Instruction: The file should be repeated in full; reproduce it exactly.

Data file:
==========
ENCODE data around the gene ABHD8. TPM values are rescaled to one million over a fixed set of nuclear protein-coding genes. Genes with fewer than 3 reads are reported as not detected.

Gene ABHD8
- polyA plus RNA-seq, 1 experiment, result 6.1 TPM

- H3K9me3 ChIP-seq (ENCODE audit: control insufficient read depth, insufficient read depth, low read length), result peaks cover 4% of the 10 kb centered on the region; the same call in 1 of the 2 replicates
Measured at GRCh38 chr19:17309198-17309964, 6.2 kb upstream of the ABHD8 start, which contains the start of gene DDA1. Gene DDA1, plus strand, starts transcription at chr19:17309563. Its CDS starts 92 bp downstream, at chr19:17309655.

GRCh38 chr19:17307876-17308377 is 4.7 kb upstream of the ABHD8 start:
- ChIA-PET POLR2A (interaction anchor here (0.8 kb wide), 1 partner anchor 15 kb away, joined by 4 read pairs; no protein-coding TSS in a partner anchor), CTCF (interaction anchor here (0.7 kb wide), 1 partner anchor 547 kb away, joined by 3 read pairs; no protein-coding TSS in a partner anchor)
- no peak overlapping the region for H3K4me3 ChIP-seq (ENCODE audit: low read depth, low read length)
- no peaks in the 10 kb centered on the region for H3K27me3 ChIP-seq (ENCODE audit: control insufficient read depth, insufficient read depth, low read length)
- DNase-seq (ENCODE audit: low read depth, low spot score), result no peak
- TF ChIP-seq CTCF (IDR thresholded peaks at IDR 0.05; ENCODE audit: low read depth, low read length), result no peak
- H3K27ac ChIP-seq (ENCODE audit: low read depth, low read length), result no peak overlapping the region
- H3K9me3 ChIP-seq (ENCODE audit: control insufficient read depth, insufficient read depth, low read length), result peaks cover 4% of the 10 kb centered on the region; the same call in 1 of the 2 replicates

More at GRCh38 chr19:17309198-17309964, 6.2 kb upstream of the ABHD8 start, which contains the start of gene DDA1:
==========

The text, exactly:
ENCODE data around the gene ABHD8. TPM values are rescaled to one million over a fixed set of nuclear protein-coding genes. Genes with fewer than 3 reads are reported as not detected.

Gene ABHD8
- polyA plus RNA-seq, 1 experiment, result 6.1 TPM

- H3K9me3 ChIP-seq (ENCODE audit: control insufficient read depth, insufficient read depth, low read length), result peaks cover 4% of the 10 kb centered on the region; the same call in 1 of the 2 replicates
Measured at GRCh38 chr19:17309198-17309964, 6.2 kb upstream of the ABHD8 start, which contains the start of gene DDA1. Gene DDA1, plus strand, starts transcription at chr19:17309563. Its CDS starts 92 bp downstream, at chr19:17309655.

GRCh38 chr19:17307876-17308377 is 4.7 kb upstream of the ABHD8 start:
- ChIA-PET POLR2A (interaction anchor here (0.8 kb wide), 1 partner anchor 15 kb away, joined by 4 read pairs; no protein-coding TSS in a partner anchor), CTCF (interaction anchor here (0.7 kb wide), 1 partner anchor 547 kb away, joined by 3 read pairs; no protein-coding TSS in a partner anchor)
- no peak overlapping the region for H3K4me3 ChIP-seq (ENCODE audit: low read depth, low read length)
- no peaks in the 10 kb centered on the region for H3K27me3 ChIP-seq (ENCODE audit: control insufficient read depth, insufficient read depth, low read length)
- DNase-seq (ENCODE audit: low read depth, low spot score), result no peak
- TF ChIP-seq CTCF (IDR thresholded peaks at IDR 0.05; ENCODE audit: low read depth, low read length), result no peak
- H3K27ac ChIP-seq (ENCODE audit: low read depth, low read length), result no peak overlapping the region
- H3K9me3 ChIP-seq (ENCODE audit: control insufficient read depth, insufficient read depth, low read length), result peaks cover 4% of the 10 kb centered on the region; the same call in 1 of the 2 replicates

More at GRCh38 chr19:17309198-17309964, 6.2 kb upstream of the ABHD8 start, which contains the start of gene DDA1: